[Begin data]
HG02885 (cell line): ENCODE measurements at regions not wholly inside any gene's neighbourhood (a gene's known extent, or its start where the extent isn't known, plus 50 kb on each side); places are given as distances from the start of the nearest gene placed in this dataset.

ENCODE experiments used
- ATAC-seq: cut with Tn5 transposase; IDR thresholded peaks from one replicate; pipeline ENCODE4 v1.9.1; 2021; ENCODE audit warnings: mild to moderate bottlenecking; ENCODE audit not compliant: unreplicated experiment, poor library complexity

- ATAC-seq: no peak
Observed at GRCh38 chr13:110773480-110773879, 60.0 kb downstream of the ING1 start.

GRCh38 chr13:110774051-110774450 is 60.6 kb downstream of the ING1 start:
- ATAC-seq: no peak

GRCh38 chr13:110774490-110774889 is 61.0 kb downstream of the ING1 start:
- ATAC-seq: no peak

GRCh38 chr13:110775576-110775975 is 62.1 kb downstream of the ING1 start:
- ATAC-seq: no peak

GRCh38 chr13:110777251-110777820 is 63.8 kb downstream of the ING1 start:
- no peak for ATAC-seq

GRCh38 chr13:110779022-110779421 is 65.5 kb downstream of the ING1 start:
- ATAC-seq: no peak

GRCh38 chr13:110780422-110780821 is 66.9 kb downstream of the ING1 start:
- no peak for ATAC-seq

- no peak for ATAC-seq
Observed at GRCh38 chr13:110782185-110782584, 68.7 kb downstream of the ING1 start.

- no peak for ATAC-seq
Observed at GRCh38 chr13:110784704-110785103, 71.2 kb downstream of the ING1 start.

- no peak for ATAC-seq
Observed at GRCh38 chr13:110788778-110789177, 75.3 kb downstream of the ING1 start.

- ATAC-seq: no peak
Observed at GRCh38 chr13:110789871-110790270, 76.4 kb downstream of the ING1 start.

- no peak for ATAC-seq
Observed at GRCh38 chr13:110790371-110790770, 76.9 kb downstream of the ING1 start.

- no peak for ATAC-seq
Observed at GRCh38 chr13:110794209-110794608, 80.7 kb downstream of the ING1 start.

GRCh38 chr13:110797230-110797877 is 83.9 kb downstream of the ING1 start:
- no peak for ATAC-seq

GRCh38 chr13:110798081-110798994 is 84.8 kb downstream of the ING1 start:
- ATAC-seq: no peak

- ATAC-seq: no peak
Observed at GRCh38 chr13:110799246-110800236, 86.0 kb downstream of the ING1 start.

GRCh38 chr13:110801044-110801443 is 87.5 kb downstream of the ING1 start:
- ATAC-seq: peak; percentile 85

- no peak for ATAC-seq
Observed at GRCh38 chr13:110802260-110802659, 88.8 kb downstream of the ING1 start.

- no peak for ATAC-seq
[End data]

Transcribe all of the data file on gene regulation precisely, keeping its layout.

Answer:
HG02885 (cell line): ENCODE measurements at regions not wholly inside any gene's neighbourhood (a gene's known extent, or its start where the extent isn't known, plus 50 kb on each side); places are given as distances from the start of the nearest gene placed in this dataset.

ENCODE experiments used
- ATAC-seq: cut with Tn5 transposase; IDR thresholded peaks from one replicate; pipeline ENCODE4 v1.9.1; 2021; ENCODE audit warnings: mild to moderate bottlenecking; ENCODE audit not compliant: unreplicated experiment, poor library complexity

- ATAC-seq: no peak
Observed at GRCh38 chr13:110773480-110773879, 60.0 kb downstream of the ING1 start.

GRCh38 chr13:110774051-110774450 is 60.6 kb downstream of the ING1 start:
- ATAC-seq: no peak

GRCh38 chr13:110774490-110774889 is 61.0 kb downstream of the ING1 start:
- ATAC-seq: no peak

GRCh38 chr13:110775576-110775975 is 62.1 kb downstream of the ING1 start:
- ATAC-seq: no peak

GRCh38 chr13:110777251-110777820 is 63.8 kb downstream of the ING1 start:
- no peak for ATAC-seq

GRCh38 chr13:110779022-110779421 is 65.5 kb downstream of the ING1 start:
- ATAC-seq: no peak

GRCh38 chr13:110780422-110780821 is 66.9 kb downstream of the ING1 start:
- no peak for ATAC-seq

- no peak for ATAC-seq
Observed at GRCh38 chr13:110782185-110782584, 68.7 kb downstream of the ING1 start.

- no peak for ATAC-seq
Observed at GRCh38 chr13:110784704-110785103, 71.2 kb downstream of the ING1 start.

- no peak for ATAC-seq
Observed at GRCh38 chr13:110788778-110789177, 75.3 kb downstream of the ING1 start.

- ATAC-seq: no peak
Observed at GRCh38 chr13:110789871-110790270, 76.4 kb downstream of the ING1 start.

- no peak for ATAC-seq
Observed at GRCh38 chr13:110790371-110790770, 76.9 kb downstream of the ING1 start.

- no peak for ATAC-seq
Observed at GRCh38 chr13:110794209-110794608, 80.7 kb downstream of the ING1 start.

GRCh38 chr13:110797230-110797877 is 83.9 kb downstream of the ING1 start:
- no peak for ATAC-seq

GRCh38 chr13:110798081-110798994 is 84.8 kb downstream of the ING1 start:
- ATAC-seq: no peak

- ATAC-seq: no peak
Observed at GRCh38 chr13:110799246-110800236, 86.0 kb downstream of the ING1 start.

GRCh38 chr13:110801044-110801443 is 87.5 kb downstream of the ING1 start:
- ATAC-seq: peak; percentile 85

- no peak for ATAC-seq
Observed at GRCh38 chr13:110802260-110802659, 88.8 kb downstream of the ING1 start.

- no peak for ATAC-seq